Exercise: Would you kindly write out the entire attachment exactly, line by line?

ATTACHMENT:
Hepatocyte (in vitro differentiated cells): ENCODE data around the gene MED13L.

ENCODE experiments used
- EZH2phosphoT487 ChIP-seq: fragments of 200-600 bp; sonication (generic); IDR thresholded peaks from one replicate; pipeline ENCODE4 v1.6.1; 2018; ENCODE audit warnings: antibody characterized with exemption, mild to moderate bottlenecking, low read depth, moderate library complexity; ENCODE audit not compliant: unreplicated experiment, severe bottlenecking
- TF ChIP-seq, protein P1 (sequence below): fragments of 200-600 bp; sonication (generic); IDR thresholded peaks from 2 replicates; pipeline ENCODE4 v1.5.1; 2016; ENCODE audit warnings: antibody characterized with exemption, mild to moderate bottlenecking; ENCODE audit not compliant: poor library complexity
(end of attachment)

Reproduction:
Hepatocyte (in vitro differentiated cells): ENCODE data around the gene MED13L.

ENCODE experiments used
- EZH2phosphoT487 ChIP-seq: fragments of 200-600 bp; sonication (generic); IDR thresholded peaks from one replicate; pipeline ENCODE4 v1.6.1; 2018; ENCODE audit warnings: antibody characterized with exemption, mild to moderate bottlenecking, low read depth, moderate library complexity; ENCODE audit not compliant: unreplicated experiment, severe bottlenecking
- TF ChIP-seq, protein P1 (sequence below): fragments of 200-600 bp; sonication (generic); IDR thresholded peaks from 2 replicates; pipeline ENCODE4 v1.5.1; 2016; ENCODE audit warnings: antibody characterized with exemption, mild to moderate bottlenecking; ENCODE audit not compliant: poor library complexity